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Are millennial bosses really cool?

While trying to be more productive and relatable, Gen Y managers can end up becoming either too laidback or followers of unrealistic deadlines

The desire to push ahead and meet targets has pushed many Gen Y managers towards overworking, so much so that they can put unrealistic pressure on themselves and their subordinates to complete tasks on time
The desire to push ahead and meet targets has pushed many Gen Y managers towards overworking, so much so that they can put unrealistic pressure on themselves and their subordinates to complete tasks on time (iStockphoto)

In a career spanning five years, Bengaluru’s Ananya Bisht has worked with two bosses who were millennials, belonging to Generation Y (born between 1981 and 1996). Dealing with them wasn’t the best part of her work life, for the managers were rigid and inflexible, quite the opposite of the popular notion that millennial bosses are “chill” and prefer not to pass down any negativity to their workers.

“Their job dictates their life—which is what they also expect from their team members,” says Bisht, 32, who works as a sales professional in a tech start-up. “Many millennial managers exhibit toxicity through their actions, either they will make you stay back at work until late or they will inundate you with work and set unrealistic deadlines.”

Millennials are leading companies today across industries. This is in line with a prediction global consulting firm Deloitte made a decade ago: 75% of the global workforce by 2025 will be dominated by this generation.

While most offices have a multi-generational workforce, it is the millennials who are increasingly stepping into managerial roles. A 2020 survey of over 1,000 people in the US by workflow automation software company Zapier concluded that at least three in five millennial employees manage direct reports.

Also read: How insecurity drives overachievers at work

With their entry into the big office cabin, they have also introduced a different style of leadership: a “cool” boss who’s flexible, purpose-driven, and transparent in communication.

Millennial leaders are “rooted in an unbounded ambition for positive impact and propel organizations forward in a fast-evolving world,” argues Keshav Reddy, a millennial and founder of Hyderabad-based Equal, a digital platform for Indians to share IDs with one click.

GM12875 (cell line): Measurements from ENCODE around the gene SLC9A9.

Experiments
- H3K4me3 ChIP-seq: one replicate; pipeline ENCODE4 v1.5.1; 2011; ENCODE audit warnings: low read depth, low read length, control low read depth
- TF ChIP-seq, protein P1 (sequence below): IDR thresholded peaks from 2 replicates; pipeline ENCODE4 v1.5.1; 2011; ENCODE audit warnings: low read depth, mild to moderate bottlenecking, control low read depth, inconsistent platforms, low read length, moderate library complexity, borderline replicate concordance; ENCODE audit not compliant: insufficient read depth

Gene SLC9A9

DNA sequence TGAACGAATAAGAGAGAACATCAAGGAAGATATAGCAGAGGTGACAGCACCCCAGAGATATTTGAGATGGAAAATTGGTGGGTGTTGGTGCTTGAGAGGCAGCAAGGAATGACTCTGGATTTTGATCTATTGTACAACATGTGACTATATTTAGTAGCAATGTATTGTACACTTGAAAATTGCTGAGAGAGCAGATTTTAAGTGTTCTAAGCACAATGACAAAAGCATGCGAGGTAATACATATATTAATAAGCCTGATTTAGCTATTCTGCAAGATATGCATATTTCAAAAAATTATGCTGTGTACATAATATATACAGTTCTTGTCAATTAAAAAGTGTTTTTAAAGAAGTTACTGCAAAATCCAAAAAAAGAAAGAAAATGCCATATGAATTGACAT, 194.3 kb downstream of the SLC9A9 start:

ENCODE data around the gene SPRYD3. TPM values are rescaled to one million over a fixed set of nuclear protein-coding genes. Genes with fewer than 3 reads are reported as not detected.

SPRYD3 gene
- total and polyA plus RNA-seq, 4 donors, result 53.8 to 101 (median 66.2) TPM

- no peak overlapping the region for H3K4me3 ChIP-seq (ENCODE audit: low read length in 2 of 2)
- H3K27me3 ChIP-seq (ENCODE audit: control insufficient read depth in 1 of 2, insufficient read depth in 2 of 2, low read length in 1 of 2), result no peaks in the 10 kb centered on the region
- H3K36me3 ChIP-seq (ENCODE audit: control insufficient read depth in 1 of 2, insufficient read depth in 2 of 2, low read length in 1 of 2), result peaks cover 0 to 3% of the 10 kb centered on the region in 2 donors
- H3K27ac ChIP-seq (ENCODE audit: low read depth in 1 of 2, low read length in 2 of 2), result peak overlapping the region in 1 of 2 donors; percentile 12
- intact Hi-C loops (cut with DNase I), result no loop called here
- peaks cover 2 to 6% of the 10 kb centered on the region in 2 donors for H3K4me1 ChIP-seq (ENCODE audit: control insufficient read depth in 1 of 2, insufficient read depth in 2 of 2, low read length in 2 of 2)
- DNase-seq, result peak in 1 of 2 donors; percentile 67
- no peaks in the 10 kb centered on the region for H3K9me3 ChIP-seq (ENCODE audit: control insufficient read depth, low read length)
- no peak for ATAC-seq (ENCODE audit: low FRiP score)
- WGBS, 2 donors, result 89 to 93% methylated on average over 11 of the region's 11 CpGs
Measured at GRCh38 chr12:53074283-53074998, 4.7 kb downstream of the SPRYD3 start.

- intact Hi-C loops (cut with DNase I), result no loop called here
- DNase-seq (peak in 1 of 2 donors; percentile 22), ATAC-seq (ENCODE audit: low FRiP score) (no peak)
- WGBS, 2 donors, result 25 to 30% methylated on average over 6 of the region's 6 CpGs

The desire to push ahead and meet targets, however, has pushed many Gen Y bosses or managers towards overworking, so much so that they can put unrealistic pressure on themselves and their subordinates to complete tasks on time—a work ethic they have perhaps learnt from their Gen X parents. Small wonder then there are often reports stating that millennials are dealing with burnout, tiredness, and work-related stress.

“Unless millennial bosses are willing to unlearn old assumptions and styles, they will alienate younger millennials and Gen Zs (who generally prefer working at their own pace, are more independent and stricter about work-life balance),” says Leena Chatterjee, organisational behaviour professor at BITS School of Management, Mumbai. “Micromanaging and being rigid can lead to high rates of attrition and disengagement.”

Being too cool, where bosses seem laidback, can go the wrong way as well, if a fine balance isn’t maintained, says Delphin Varghese, 42, co-founder and chief business officer at Gurugram-headquartered digital marketing agency AdCounty Media, who has worked with Gen Y managers.

“One needs to understand the difference between being relatable and creating an environment that may be potentially damaging. A forced attempt to be laidback or cool may come across as superficial and can erode trust and authenticity,” says Varghese. “It can seem like a fake attempt to connect rather than genuine leadership.”